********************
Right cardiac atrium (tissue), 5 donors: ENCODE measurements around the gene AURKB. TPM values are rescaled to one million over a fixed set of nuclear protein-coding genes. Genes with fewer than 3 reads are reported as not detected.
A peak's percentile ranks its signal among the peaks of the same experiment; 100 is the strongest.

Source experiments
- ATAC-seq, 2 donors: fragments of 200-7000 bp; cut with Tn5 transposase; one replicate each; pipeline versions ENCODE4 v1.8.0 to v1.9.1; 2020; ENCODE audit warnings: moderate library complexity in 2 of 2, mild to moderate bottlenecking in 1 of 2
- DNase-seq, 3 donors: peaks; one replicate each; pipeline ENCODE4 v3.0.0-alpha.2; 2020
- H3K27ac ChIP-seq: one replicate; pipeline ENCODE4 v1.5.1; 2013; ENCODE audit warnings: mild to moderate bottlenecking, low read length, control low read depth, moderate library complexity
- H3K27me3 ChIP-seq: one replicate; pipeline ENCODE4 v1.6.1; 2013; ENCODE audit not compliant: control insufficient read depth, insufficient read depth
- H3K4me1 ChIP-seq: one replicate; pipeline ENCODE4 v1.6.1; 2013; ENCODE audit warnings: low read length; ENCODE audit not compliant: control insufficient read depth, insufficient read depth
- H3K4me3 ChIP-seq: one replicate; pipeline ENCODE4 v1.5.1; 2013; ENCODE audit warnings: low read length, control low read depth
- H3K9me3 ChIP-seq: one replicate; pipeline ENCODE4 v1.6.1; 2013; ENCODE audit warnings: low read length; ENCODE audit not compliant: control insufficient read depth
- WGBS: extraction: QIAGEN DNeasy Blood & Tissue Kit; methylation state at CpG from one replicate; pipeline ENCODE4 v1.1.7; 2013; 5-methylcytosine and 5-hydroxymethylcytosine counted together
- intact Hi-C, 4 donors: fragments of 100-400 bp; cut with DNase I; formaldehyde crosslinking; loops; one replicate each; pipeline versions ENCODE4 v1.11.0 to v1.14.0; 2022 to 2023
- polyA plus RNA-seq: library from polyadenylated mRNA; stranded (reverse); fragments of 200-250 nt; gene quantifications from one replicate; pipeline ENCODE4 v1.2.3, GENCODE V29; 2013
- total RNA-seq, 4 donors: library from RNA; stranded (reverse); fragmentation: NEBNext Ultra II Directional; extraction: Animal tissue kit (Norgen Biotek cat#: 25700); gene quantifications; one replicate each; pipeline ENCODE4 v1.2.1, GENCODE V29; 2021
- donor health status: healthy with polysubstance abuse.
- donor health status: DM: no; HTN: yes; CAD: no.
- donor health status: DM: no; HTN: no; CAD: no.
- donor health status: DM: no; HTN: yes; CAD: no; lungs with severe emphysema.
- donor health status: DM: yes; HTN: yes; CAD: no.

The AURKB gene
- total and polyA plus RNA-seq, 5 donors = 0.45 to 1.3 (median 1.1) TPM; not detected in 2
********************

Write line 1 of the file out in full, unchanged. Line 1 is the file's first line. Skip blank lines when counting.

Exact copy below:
Right cardiac atrium (tissue), 5 donors: ENCODE measurements around the gene AURKB. TPM values are rescaled to one million over a fixed set of nuclear protein-coding genes. Genes with fewer than 3 reads are reported as not detected.